Paul Greenberg

What impressed most when the news arrived late Sunday night was the cheering, yelling, flag-waving crowd that materialized almost immediately outside the White House. ("U.S.A! U.S.A!") In this country, a spontaneous demonstration can still be spontaneous. Nobody had to organize this celebration. It just burst forth. It came as naturally to Americans as breathing free, as celebrating the victory of good over evil.

Justice had finally been done. And when the news -- the long awaited news -- reached America, celebrations erupted. Everywhere. Especially in the heart.

The long arm of American justice had finally caught up with this mass murderer, who had managed to elude his just deserts for a long and arduous decade. The American eagle, talons extended and eyes ablaze, had landed on Osama bin Laden's plush doorstep. And justice would soon follow.

It had taken a decade of frustration and confusion, sacrifice and danger, to track him down -- a decade that, all too often, was a decade of disunity to boot. But this, this glorious night, was different from all other nights. All could celebrate tonight.

He who had delighted in killing the innocent was killed himself. Americans and, surely, free men everywhere could not suppress a shout of sheer, unbridled joy. There is something about justice done that thrills to the bone.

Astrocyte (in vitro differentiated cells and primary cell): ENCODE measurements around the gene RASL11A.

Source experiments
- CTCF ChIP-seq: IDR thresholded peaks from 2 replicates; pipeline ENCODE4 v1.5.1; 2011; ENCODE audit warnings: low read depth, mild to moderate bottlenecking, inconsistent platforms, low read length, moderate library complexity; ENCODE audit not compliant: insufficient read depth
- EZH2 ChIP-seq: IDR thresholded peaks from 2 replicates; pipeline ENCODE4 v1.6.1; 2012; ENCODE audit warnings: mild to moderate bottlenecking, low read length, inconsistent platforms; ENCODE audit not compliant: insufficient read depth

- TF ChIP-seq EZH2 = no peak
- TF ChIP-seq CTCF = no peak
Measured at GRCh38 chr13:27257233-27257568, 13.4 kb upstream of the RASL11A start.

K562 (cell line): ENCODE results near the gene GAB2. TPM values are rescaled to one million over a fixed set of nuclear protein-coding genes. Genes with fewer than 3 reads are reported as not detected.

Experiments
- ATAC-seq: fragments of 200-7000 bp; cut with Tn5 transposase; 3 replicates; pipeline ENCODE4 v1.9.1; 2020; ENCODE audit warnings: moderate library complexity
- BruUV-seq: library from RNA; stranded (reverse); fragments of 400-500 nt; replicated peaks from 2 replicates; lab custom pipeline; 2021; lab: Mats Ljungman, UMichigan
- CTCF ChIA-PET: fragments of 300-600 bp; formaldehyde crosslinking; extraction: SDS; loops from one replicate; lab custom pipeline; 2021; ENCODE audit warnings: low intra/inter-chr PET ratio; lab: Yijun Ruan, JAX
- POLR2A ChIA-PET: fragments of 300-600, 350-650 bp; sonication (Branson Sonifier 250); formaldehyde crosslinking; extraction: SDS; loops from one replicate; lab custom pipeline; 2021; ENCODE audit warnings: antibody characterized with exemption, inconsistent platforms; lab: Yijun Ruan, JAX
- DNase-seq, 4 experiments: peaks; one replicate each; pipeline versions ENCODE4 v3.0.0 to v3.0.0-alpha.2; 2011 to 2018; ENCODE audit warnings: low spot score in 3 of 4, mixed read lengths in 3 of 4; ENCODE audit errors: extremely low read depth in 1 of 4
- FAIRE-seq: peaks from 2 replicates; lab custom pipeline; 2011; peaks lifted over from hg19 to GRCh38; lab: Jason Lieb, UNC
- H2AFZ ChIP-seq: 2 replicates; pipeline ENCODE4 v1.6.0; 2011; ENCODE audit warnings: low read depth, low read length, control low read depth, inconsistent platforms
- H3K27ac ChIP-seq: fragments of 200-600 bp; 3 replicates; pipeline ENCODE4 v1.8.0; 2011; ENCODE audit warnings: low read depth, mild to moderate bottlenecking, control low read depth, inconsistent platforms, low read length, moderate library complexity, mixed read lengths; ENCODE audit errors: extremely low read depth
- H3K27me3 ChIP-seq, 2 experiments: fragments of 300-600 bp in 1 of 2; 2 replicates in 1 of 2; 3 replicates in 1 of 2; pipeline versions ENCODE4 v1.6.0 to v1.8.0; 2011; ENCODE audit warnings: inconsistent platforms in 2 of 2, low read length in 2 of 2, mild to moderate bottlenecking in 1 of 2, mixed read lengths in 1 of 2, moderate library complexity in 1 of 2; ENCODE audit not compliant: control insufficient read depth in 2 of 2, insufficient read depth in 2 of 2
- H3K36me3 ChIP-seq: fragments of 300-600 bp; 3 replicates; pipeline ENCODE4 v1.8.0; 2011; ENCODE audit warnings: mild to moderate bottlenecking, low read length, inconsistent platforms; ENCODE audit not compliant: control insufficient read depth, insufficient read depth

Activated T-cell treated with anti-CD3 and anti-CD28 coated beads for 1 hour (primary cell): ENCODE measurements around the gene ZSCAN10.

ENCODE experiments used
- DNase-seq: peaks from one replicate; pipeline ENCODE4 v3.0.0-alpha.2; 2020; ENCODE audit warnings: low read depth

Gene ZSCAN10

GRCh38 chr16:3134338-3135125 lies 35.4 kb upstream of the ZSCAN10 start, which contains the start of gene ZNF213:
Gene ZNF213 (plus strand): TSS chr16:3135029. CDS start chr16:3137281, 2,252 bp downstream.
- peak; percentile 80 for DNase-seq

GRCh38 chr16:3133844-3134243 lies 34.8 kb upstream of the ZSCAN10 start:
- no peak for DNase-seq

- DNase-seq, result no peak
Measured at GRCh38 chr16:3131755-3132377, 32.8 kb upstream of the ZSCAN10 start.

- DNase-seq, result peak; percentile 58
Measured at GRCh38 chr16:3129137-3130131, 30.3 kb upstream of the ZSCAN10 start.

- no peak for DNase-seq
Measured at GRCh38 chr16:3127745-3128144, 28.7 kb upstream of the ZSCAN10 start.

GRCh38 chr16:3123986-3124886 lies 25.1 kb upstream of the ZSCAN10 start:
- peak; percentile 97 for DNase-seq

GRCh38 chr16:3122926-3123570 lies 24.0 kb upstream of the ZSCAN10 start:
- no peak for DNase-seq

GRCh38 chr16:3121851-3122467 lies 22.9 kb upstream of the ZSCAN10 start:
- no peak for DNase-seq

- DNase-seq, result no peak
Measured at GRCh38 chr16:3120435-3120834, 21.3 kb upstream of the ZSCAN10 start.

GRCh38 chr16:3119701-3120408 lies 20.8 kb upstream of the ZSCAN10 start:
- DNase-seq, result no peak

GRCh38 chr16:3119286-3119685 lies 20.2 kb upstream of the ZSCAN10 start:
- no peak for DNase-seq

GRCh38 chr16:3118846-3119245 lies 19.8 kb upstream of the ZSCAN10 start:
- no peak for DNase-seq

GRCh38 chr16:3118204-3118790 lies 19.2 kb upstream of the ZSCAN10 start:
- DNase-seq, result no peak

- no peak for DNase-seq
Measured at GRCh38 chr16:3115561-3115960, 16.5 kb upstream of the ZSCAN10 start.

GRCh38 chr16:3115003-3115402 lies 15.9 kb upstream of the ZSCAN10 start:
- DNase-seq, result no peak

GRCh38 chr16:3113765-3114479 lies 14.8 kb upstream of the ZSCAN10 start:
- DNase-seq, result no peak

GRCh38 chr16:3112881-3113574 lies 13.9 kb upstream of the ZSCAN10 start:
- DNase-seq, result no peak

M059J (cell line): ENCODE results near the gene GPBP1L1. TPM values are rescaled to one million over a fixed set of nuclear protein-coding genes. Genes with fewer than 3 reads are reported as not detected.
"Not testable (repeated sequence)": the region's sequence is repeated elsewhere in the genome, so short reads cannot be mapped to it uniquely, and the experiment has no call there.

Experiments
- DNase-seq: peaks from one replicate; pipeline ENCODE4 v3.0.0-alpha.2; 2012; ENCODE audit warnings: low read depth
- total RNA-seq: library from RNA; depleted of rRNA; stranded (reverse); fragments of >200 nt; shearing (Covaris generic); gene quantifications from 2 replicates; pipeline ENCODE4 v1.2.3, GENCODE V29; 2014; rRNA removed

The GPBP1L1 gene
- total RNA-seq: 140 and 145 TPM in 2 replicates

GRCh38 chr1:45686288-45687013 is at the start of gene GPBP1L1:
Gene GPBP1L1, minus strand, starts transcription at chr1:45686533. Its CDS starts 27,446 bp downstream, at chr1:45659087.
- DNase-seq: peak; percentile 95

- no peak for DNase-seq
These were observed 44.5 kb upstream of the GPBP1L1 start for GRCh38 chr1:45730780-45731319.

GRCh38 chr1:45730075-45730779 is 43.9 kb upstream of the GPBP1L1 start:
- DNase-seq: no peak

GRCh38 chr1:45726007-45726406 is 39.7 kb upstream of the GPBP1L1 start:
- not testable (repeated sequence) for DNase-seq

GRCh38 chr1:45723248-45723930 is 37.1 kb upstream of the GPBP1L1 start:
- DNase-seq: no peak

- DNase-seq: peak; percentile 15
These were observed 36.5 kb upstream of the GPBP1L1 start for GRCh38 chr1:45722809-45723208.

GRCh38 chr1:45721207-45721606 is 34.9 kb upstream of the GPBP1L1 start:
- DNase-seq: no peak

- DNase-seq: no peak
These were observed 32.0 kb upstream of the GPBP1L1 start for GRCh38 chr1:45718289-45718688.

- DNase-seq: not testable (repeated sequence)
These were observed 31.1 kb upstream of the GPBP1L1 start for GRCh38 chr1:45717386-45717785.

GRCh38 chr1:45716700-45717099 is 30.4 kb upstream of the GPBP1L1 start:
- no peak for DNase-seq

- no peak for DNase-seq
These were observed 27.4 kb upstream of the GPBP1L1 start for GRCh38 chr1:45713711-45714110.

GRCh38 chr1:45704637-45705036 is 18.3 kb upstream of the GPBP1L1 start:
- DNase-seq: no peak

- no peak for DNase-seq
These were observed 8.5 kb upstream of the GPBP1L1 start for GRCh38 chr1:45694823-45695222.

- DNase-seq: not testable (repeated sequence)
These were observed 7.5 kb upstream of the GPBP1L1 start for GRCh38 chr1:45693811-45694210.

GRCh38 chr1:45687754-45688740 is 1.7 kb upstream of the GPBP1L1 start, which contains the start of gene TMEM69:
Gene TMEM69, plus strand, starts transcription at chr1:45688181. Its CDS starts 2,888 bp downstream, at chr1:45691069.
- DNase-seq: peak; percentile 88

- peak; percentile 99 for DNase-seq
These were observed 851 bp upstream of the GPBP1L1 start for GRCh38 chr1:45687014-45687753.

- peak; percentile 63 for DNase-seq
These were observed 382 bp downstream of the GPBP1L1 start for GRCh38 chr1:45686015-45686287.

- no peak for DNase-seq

It was time to gather at the White House, in Times Square and at Ground Zero, where the Twin Towers once stood. And in that lonely field outside Shanksville, Pa., where one of the hijacked airliners went down before it could reach its target -- the White House? the Capitol?

A few paused at that quiet meadow after the news came to remember the Americans who had thwarted the hijackers' designs, and given their own lives in the effort. They were the first Americans to strike back at the terrorists, whatever it might cost them. "Let's roll!" one shouted. And they did. A whole nation did.

Just as Americans waved the flag on that first, awful September 11th, letting it stand for all the sorrow and anger and utter determination we had no words for, so once again it was time to unfurl Old Glory and let her wave, this time in celebration. The scenes in Times Square brought back those on V-J Day. We have not yet forgotten how to celebrate a triumph in a righteous cause. May we never forget.

Paul Greenberg

Pulitzer Prize-winning Paul Greenberg, one of the most respected and honored commentators in America, is the editorial page editor of the Arkansas Democrat-Gazette.